Direct download (5 more)  
     
    My bibliography  
     
    Export citation  
  19. Alison Hills (2003). The Significance of the Dualism of Practical Reason. Utilitas 15 (03):315-.score: 30.0
    Sidgwick argued that utilitarianism and egoism were in conflict, that neither theory was better justified than the other, and concluded that there was a and all that remained to him was . The dualism argument introduced by Sidgwick is an extremely powerful sceptical argument that no theory of ethics is rationally required: it cannot be shown that a moral sceptic or an egoist ought to accept the moral theory, otherwise she is unreasonable. I explain two ways in which the significance (...)
    Direct download (6 more)  
     
    My bibliography  
     
    Export citation  
  20. Gail Eynon, Nancy Thorley Hills & Kevin T. Stevens (1997). Factors That Influence the Moral Reasoning Abilities of Accountants: Implications for Universities and the Profession. [REVIEW] Journal of Business Ethics 16 (12-13):1297-1309.score: 30.0
    The need to maintain the public trust in the integrity of the accounting profession has led to increased interest in research that examines the moral reasoning abilities (MRA) of Certified Public Accountants (CPAs). This study examines the MRA of CPAs practicing in small firms or as sole practitioners and the factors that affect MRA throughout their working careers.The results indicate that small-firm accounting practitioners exhibit lower MRA than expected for professionals and that age, gender and socio-political beliefs affect the moral (...)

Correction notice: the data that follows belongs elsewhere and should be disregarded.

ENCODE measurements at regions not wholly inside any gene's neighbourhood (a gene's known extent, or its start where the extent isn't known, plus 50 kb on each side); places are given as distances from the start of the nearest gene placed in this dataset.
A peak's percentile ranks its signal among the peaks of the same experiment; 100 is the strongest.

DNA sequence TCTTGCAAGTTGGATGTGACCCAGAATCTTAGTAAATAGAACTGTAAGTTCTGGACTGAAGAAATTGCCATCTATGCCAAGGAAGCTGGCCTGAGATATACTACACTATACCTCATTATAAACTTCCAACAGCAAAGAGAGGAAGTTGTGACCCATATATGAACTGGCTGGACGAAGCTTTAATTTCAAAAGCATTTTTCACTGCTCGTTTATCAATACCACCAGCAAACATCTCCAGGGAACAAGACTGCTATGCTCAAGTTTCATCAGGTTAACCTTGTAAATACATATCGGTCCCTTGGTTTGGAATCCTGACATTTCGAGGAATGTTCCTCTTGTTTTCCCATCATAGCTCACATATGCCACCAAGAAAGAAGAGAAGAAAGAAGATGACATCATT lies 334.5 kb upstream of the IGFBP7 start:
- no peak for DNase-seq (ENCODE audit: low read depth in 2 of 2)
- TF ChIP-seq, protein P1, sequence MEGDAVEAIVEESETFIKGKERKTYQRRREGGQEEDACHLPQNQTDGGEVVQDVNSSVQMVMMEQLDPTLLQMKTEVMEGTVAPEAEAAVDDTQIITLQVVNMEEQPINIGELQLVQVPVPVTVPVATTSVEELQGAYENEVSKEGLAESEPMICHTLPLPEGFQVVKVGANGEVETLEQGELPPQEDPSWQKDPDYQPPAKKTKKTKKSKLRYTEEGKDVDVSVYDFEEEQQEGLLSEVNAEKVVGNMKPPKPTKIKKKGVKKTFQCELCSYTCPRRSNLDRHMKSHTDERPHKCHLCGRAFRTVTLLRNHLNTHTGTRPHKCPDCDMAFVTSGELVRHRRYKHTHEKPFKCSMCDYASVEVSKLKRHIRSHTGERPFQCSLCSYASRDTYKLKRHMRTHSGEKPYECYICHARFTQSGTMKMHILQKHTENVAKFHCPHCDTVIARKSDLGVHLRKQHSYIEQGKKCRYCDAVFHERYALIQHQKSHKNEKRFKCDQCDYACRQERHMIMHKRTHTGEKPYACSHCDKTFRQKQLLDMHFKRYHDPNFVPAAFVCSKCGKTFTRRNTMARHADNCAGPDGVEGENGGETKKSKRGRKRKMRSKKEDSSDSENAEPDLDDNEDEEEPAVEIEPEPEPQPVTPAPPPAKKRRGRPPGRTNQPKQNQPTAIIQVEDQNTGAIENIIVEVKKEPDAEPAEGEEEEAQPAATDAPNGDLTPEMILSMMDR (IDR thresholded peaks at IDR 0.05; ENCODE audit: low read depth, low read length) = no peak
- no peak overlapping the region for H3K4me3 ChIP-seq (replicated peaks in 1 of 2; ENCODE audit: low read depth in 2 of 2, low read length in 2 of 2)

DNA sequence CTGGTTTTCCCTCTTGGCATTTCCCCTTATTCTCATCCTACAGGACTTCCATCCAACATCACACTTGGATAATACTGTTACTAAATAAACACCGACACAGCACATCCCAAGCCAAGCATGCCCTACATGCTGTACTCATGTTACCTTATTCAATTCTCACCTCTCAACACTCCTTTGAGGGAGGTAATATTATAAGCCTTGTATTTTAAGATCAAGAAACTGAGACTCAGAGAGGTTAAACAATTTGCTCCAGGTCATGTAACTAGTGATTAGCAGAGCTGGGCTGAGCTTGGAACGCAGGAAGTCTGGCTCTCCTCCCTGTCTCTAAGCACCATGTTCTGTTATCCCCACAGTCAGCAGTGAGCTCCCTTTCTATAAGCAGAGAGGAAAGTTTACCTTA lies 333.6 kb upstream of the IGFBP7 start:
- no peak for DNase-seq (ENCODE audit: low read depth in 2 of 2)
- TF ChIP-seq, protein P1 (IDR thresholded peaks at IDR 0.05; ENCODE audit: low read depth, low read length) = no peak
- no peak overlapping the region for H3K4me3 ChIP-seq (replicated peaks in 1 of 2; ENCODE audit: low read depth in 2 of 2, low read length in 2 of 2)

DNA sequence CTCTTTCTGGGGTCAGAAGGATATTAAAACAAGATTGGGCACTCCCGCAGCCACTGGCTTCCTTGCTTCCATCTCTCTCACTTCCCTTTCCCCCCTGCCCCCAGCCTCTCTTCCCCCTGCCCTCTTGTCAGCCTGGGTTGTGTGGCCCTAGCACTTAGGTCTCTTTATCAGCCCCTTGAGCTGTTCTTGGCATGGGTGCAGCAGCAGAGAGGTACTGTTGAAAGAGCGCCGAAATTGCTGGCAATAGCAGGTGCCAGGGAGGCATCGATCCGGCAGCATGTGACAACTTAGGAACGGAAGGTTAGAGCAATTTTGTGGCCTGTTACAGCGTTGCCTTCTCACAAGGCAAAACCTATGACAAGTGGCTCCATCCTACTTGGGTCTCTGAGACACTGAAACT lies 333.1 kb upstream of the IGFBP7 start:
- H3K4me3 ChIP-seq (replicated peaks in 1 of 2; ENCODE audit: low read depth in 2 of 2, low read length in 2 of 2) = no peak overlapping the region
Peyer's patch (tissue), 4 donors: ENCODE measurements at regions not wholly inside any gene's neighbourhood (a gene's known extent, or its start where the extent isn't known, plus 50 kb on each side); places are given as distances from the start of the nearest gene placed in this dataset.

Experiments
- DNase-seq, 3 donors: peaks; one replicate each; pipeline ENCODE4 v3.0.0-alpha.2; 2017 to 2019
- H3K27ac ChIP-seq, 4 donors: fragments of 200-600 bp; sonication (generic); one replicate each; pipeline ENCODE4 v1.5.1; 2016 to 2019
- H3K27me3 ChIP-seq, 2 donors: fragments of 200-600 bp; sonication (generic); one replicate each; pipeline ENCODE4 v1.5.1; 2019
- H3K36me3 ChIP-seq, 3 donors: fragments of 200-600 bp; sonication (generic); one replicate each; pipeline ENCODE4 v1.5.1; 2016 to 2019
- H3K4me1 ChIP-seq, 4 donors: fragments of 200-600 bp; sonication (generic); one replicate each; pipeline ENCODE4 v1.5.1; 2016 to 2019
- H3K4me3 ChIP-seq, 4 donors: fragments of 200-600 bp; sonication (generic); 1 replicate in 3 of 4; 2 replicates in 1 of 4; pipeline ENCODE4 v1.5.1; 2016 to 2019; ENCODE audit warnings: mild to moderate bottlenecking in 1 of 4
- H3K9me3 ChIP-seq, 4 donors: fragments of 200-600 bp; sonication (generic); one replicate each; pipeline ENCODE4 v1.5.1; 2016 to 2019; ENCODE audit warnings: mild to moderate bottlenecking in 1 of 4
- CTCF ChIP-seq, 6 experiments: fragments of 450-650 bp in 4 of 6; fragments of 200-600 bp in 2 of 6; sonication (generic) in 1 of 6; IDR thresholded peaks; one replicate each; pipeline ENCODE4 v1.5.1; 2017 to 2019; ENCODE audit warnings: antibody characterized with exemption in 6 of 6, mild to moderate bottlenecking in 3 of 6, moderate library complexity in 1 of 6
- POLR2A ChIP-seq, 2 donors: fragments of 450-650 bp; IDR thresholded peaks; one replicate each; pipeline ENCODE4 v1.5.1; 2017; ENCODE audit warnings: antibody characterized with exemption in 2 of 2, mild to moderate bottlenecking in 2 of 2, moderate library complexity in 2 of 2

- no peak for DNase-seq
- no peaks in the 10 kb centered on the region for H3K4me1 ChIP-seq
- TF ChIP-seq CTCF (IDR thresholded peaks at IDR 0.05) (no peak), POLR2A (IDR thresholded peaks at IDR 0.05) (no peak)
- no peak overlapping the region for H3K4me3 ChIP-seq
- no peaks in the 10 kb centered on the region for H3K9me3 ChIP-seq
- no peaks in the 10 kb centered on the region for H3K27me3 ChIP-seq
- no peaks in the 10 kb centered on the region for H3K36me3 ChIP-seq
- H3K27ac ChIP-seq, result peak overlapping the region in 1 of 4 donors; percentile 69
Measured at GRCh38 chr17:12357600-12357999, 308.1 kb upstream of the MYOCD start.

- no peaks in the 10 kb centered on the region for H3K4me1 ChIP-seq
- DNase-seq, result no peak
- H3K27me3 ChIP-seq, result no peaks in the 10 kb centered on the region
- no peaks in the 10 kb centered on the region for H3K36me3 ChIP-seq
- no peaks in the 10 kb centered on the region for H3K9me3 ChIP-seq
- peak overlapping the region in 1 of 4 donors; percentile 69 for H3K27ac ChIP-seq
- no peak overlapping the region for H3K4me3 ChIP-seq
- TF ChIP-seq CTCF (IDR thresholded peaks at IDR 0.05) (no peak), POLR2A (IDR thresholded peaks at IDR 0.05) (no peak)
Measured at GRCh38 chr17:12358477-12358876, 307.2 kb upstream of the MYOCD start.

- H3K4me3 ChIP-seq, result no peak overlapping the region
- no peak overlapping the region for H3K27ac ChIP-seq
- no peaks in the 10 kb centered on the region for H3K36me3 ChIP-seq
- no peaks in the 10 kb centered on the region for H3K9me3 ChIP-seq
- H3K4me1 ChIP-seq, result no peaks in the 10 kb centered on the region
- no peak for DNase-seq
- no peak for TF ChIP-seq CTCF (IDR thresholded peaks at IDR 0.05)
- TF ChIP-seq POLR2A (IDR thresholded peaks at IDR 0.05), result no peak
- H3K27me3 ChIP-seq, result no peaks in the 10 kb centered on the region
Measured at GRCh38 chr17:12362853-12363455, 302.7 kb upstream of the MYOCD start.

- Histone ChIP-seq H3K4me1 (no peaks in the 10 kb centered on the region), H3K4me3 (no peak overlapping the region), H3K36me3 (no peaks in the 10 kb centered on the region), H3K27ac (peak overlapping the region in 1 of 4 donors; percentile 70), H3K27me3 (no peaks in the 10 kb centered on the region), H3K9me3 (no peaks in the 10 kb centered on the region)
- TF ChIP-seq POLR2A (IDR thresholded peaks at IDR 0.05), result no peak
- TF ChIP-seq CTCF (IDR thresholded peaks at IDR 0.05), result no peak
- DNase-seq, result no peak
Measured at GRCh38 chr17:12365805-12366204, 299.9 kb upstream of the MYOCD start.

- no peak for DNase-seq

Direct download (7 more)  
     
    My bibliography  
     
    Export citation  
  21. David Hills (2007). Drawing Distinctions: The Varieties of Graphic Expression by Maynard, Patrick. Journal of Aesthetics and Art Criticism 65 (2):235–238.score: 30.0
    Direct download (6 more)  
     
    My bibliography  
     
    Export citation  
  22. David Hills (2002). Review of Van Gerwen, Rob (Ed.), Richard Wollheim on the Art of Painting: Art As Representation and Expression. [REVIEW] Notre Dame Philosophical Reviews 2002 (8).score: 30.0
    Direct download (2 more)  
     
    My bibliography  
     
    Export citation  
  23. Alison Hills (2006). Review of Elijah Millgram, Ethics Done Right: Practical Reasoning As a Foundation for Moral Theory. [REVIEW] Notre Dame Philosophical Reviews 2006 (3).score: 30.0
    No categories
    Direct download  
     
    My bibliography  
     
    Export citation  
  24. David Hills (1976). Reply to Gass. Journal of Philosophy 73 (19):739-742.score: 30.0
    No categories
    Direct download (3 more)  
     
    My bibliography  
     
    Export citation  
  25. W. Sommer, H. Leuthold & J. Matt (1998). The Expectancies That Govern the P300 Amplitude Are Mostly Automatic and Unconscious. Behavioral and Brain Sciences 21 (1):149-150.score: 30.0